Experts say that It won’t be easy to isolate Pakistan diplomatically, at least not at the moment

New Delhi: In the wake of the dastardly Pulwama attack that has pushed the country towards seeking retribution, India has vowed to isolate Pakistan diplomatically. But this will be easier said than done.
India will find it difficult to figure out a strategy to isolate Pakistan as Islamabad plays an important strategic role for Washington, Riyadh as well as Beijing that are also key to New Delhi.
While this is not the first time that India under Prime Minister Narendra Modi has spoken about diplomatic isolation of Pakistan, it had been a daunting task for South Block, which houses the Ministry of External Affairs, earlier as well when such a move was planned after the attack on an Army base in Uri in September 2016.
Diplomatic sources told ThePrint that at a time when US is looking at Pakistan for its endgame in Afghanistan, it will be “quite a challenging task” for the Modi government to persuade countries, especially the US, in detaching all their strategic as well as business ties with Pakistan now that it has donned the hat of a facilitator forging peace between Taliban and the White House.
India took the decision of “complete diplomatic isolation” of Pakistan after the meeting of the Cabinet Committee on Security (CCS) Friday that was chaired by Modi.
*Won’t be easy at all*
“This is a challenging task in every way. Isolation can be tried to some extent but if you think this will bring Pakistan down on its knees, then that is not going to happen,” said Sharat Sabharwal, former Indian High Commissioner to Pakistan.
“At this time, the Americans, the Russians all are courting them and China is deeply invested there, so this won’t be easy at all.”
Meanwhile, National Security Advisor Ajit Doval received a call Saturday morning from his American counterpart John Bolton.
Bolton told Doval that the US supports India’s right to self-defence against cross-border terrorism even as it offered all assistance to bring the perpetrators and backers of the attack promptly to justice.
Both NSAs also vowed to work together to ensure that Pakistan ceases to be a safe haven for JeM and terrorist groups that target India, the US and others in the region, the MEA said in a statement issued after the phone-call.
“Before long, Pakistan is going to emerge the frontline state once again in Afghanistan. The big powers will be firing off its shoulders,” said Lt Gen Syed Ata Hasnain (Retd), former GOC, 15 corps, Kashmir.
“We have to get the world much more focused on the fact that Pakistan is the key to the problem of international terror and its strategy of appearing the peacemaker in Afghanistan and the villain in Kashmir is not going to help the international community rid the world off the scourge of terror,” said Hasnain.
*Saudi assistance*
With the upcoming visit of Saudi Crown Prince Mohammed bin Salman bin Abdulaziz Al Saud, India is also planning to coax Riyadh to get a commitment from Pakistan that it will eliminate all terrorists and terror organisations from its country.
The Crown Prince, who is also vice president of the council of ministers and defence minister of Saudi Arabia, is visiting India on 19-20 February.
“This isn’t the first time New Delhi has vowed to isolate India diplomatically, and it likely won’t be the last. But the reality is that any attempt by India to cut Pakistan off from the world is bound to run into problems, if not fail altogether,” said Michael Kugelman, a South Asia analyst at the Washington-based Wilson Centre.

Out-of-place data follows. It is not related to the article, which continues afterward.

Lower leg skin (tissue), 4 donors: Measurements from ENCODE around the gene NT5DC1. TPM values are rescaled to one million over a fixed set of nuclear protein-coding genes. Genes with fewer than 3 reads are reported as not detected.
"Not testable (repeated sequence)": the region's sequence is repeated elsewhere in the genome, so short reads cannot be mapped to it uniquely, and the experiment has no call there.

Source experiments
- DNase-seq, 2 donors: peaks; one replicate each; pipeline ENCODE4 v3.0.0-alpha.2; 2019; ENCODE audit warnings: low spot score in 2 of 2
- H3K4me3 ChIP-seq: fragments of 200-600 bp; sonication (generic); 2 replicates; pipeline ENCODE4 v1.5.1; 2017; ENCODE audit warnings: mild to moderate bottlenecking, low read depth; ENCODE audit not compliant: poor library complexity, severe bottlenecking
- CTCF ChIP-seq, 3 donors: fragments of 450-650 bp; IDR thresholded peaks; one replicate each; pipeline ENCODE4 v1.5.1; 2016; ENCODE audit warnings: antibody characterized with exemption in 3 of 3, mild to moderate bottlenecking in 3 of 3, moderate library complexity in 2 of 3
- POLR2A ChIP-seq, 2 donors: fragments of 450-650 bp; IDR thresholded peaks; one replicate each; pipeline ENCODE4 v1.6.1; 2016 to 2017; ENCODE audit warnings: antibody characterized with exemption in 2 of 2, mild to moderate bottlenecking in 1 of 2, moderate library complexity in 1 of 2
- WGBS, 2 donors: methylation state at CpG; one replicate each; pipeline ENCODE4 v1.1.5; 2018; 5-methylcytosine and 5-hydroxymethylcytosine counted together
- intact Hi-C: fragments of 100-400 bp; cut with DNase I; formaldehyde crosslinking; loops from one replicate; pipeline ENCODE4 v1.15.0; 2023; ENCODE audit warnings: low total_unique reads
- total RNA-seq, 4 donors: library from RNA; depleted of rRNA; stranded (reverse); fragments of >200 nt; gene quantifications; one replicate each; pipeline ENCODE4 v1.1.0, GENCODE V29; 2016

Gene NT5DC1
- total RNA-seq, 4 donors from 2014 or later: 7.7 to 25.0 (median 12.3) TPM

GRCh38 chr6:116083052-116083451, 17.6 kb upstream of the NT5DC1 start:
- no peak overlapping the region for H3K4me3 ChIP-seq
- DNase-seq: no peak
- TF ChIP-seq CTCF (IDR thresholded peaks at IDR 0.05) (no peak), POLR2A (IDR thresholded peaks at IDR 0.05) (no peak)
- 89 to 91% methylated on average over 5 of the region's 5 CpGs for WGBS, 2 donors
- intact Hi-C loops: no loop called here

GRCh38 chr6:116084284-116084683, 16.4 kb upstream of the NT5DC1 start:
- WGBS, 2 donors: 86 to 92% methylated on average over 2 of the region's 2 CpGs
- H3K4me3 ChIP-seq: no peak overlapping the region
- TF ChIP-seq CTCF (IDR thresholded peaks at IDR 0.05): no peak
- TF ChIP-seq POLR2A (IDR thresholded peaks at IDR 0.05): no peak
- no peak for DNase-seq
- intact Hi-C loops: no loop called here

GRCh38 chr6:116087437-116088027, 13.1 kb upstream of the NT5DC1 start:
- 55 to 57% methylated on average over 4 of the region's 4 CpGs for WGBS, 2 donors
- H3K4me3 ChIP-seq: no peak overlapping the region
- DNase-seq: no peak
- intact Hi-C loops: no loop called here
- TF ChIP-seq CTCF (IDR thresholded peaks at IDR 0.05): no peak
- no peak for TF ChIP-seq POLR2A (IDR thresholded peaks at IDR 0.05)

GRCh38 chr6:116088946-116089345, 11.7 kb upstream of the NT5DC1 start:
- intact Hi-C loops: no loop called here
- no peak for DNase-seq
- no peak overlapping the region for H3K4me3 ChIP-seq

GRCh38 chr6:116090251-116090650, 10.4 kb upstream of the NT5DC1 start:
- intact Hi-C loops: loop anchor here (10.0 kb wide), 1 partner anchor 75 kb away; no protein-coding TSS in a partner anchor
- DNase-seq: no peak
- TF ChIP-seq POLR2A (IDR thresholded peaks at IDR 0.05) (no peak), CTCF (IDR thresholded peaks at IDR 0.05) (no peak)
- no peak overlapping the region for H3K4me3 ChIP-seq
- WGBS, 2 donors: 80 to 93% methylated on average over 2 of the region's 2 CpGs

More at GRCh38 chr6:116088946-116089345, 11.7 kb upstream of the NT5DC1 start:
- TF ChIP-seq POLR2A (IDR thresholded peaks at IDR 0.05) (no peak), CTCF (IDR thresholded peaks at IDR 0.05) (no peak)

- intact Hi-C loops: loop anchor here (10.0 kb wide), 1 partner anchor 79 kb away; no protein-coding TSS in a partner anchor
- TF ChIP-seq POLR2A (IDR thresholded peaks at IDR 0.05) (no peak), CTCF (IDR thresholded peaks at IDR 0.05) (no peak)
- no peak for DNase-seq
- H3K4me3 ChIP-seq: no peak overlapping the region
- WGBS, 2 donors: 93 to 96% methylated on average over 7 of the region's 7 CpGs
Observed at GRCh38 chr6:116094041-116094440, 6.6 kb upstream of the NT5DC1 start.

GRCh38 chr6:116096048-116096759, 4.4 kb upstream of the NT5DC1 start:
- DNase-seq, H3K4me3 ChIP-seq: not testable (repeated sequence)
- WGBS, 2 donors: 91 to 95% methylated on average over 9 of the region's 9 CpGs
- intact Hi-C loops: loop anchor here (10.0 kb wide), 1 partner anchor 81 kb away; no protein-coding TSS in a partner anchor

“Islamabad counts on the friendship of two key global players, Beijing and Riyadh, and neither is likely to abandon Pakistan.”
“For all the tough talk that is likely to emerge from Washington, the Americans aren’t about to join an isolate-Pakistan campaign at a moment when US officials are more determined than ever to get Islamabad’s cooperation to launch peace talks in Afghanistan,” said Kugelman.
*Possible channels*
Citing the dastardly attacks, India is planning to urge the UN Security Council to list JeM chief Masood Azhar as a global terrorist at the 1267 Sanctions Committee of the UN — an effort that has been blocked by China thrice, despite a US ban on JeM.
Sources said India is unable to make a robust case at the UN committee because of lack of proof and circumstantial evidence of the role played by Azhar behind such attacks by India’s intelligence agencies such as the Intelligence Bureau and Research and Analysis Wing.
China’s argument is that Azhar, despite being the founder of the body, has not been directly involved in the day-to-day activities of the terror organisation and neither has he been seen celebrating attacks publicly.
Besides, the Chinese feel such a step is against Pakistan as a country.
“But India has to keep the UN channel alive no matter what. India can make a case that this is against a particular individual and not against a country,” an Indian official who is involved in the talks said on condition of anonymity.
“After all, Azhar is hiding in Pakistan, that cannot be denied,” added the Indian official.
India sees this is an opportune moment to take action at the UN-level, now that the Secretary General’s office has condemned the attacks. UN had not been commenting on the situation in Kashmir for a long time.
India is also preparing to up the ante in an unprecedented manner at the International Financial Task Force (FATF) which is scheduled to meet in Paris from 17 to 22 February. The European Commission is expected to put Pakistan in the black list at the meeting for its failure to curb terror financial and black money.
On the other hand, the International Court of Justice (ICJ) will be hearing the Kulbhushan Jadhav case on 18 February.

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